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Melanoma Case Studies

Jeffrey Weber, MD, PhD: Durability of a Response to Targeted Therapy Combination

Jeffrey Weber, MD, PhD
Published Online:Aug 16, 2016
Charles is a 62-year-old Caucasian landscaper, presented to his primary care physician with fatigue, dyspnea upon exertion, and a nonproductive cough that has lasted for 6 to 8 weeks. Following a medical examination, a suspicious mole was biopsied, which resulted in a diagnosis of melanoma. Genetic testing revealed a BRAF V600K mutation. PET/CT scan shows metastases to the lung and a soft tissue nodule in the liver of 1.4 cm x 1.1 cm. LDH levels and liver function test results were normal. The patient's ECOG performance status was 1. Treatment was initiated with the combination of BRAF and MEK inhibitors.

Metastatic Melanoma with Jason Luke, MD and Jeffrey Weber, MD, PhD: Case 1

Metastatic Melanoma with Jason Luke, MD and Jeffrey Weber, MD, PhD: Case 1
Metastatic Melanoma with Jason Luke, MD and Jeffrey Weber, MD, PhD: Case 2

How durable of a response to the targeted therapy combination would you anticipate for this patient, based on LDH levels, age, sites of disease? 

For a 62-year-old patient, I would say age would fall out as a major factor that would determine durability of response. I think the more important factors are burden of disease and LDH. From the LDH point of view, the patient has a favorable durability. From the total number of sites of disease, we don’t exactly know how many, but if he has multiple pulmonary nodules and a liver nodule, probably fairly unfavorable because it’s three or fewer sites of disease that determines how durable that response is going to be. This is a patient who falls into a middle ground, and while it wouldn’t be unreasonable to have this V600K mutated patient be on BRAF/MEK for a while, most patients in this category I believe will develop resistance which is why I think eventually, perhaps sooner than later, they’ll come to the use of immunotherapy.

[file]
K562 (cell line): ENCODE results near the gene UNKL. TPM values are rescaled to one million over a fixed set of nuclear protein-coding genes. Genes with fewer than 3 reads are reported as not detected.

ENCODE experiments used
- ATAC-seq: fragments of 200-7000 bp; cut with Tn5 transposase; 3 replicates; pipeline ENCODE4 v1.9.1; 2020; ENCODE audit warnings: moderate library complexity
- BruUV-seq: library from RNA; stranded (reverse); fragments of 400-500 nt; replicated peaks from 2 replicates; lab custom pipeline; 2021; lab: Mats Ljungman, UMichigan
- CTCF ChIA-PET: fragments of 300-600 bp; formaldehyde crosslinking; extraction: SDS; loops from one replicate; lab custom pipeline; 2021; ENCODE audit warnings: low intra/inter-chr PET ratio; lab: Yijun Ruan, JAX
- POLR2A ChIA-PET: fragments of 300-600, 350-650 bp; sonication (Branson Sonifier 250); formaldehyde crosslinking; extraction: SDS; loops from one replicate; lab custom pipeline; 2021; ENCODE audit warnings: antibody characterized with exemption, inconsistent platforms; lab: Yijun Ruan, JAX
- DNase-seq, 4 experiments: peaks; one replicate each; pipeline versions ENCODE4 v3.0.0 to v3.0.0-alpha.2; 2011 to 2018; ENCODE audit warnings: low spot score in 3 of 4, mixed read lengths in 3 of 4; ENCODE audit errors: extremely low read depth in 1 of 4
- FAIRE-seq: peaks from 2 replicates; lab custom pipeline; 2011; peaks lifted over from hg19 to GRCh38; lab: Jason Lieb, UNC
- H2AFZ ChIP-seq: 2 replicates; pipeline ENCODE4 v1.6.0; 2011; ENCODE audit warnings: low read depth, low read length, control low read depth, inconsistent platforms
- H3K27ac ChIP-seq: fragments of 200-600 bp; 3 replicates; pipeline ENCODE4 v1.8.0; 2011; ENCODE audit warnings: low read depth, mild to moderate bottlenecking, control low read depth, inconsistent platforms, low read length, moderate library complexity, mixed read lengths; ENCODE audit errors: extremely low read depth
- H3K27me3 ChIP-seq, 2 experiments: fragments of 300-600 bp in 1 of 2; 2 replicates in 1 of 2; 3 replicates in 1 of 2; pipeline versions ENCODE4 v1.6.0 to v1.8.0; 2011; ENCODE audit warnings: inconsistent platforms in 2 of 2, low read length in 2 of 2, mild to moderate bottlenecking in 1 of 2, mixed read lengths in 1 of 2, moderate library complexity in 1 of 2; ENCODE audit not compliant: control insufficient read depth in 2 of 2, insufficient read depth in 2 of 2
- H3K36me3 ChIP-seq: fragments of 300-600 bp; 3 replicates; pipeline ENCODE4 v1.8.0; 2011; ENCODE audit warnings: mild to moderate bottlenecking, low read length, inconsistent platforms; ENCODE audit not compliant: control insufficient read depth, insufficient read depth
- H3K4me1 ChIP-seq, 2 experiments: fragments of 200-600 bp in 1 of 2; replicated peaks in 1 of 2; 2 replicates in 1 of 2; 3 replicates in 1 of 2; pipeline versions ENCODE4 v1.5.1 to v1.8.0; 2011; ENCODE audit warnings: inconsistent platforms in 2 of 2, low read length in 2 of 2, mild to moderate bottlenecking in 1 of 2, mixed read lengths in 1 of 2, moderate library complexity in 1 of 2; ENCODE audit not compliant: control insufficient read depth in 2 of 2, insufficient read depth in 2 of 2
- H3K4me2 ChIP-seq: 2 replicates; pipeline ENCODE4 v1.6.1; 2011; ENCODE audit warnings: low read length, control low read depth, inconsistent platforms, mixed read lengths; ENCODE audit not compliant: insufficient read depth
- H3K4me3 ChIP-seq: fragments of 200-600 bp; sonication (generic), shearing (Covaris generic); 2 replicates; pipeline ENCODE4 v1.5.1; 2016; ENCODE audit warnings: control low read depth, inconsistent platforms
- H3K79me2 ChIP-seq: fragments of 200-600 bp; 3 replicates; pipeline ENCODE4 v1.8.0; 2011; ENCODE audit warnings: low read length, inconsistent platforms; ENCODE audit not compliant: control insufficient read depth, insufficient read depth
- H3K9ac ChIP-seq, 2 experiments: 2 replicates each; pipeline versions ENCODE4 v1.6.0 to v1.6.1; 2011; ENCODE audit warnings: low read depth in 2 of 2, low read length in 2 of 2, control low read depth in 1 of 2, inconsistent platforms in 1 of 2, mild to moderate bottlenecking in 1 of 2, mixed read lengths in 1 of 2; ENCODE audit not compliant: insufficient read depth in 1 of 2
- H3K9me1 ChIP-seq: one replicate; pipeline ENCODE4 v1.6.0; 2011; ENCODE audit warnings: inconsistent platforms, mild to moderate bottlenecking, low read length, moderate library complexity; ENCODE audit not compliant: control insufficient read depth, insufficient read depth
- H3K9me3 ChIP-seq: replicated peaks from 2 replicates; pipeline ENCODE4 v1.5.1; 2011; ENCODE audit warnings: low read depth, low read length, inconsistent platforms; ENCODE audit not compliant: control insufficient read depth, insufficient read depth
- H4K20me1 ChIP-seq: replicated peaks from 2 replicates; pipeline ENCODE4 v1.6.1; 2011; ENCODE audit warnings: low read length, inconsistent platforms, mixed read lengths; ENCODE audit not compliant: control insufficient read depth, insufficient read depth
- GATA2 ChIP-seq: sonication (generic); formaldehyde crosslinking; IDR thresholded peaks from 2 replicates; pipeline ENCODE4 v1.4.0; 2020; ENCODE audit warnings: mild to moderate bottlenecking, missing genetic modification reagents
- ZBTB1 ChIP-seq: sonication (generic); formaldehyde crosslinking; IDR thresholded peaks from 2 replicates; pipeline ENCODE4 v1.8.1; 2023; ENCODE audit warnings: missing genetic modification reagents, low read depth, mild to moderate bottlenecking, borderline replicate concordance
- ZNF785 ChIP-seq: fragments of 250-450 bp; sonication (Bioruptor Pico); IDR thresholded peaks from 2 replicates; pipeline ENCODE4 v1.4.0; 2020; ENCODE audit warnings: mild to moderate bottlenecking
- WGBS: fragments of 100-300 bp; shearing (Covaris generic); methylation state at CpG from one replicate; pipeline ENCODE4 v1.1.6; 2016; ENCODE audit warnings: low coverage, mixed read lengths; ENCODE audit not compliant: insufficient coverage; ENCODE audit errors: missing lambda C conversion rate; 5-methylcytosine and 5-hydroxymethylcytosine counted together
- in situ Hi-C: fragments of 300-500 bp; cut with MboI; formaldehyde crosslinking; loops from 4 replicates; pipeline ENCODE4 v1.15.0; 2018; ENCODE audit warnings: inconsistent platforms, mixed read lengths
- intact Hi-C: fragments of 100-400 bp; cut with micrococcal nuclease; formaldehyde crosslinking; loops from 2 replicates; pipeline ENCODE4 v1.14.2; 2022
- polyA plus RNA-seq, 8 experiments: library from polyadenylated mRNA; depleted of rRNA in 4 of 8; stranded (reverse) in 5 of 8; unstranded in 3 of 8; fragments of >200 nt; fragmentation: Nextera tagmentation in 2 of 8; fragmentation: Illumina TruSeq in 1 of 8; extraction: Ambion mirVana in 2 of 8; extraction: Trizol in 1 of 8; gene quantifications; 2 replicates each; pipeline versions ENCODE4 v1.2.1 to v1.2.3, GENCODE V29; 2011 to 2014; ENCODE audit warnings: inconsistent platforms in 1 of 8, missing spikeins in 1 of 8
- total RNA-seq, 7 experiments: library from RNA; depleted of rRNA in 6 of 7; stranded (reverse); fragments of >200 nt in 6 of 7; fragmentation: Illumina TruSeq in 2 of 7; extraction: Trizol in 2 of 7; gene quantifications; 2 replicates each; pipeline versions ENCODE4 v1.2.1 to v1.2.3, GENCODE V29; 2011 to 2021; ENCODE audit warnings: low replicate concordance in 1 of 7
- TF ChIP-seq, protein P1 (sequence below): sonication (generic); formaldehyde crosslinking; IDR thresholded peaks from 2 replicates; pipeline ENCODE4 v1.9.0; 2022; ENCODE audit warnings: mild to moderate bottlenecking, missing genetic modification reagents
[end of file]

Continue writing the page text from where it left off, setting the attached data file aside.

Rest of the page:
CASE: Metastatic Melanoma

Charles, a 62-year-old Caucasian landscaper, presented to his primary care physician with fatigue, dyspnea upon exertion, and a nonproductive cough that has lasted for 6 to 8 weeks. .

  • Following a medical examination, a suspicious mole was biopsied, which resulted in a diagnosis of melanoma.
  • Genetic testing revealed a BRAF V600K mutation
  • PET/CT scan shows metastases to the lung and a soft tissue nodule in the liver (1.4 cm x 1.1 cm)
  • LDH levels and liver function test results were normal
  • The patient’s ECOG performance status was 1

Treatment was initiated with the combination of BRAF and MEK inhibitors.

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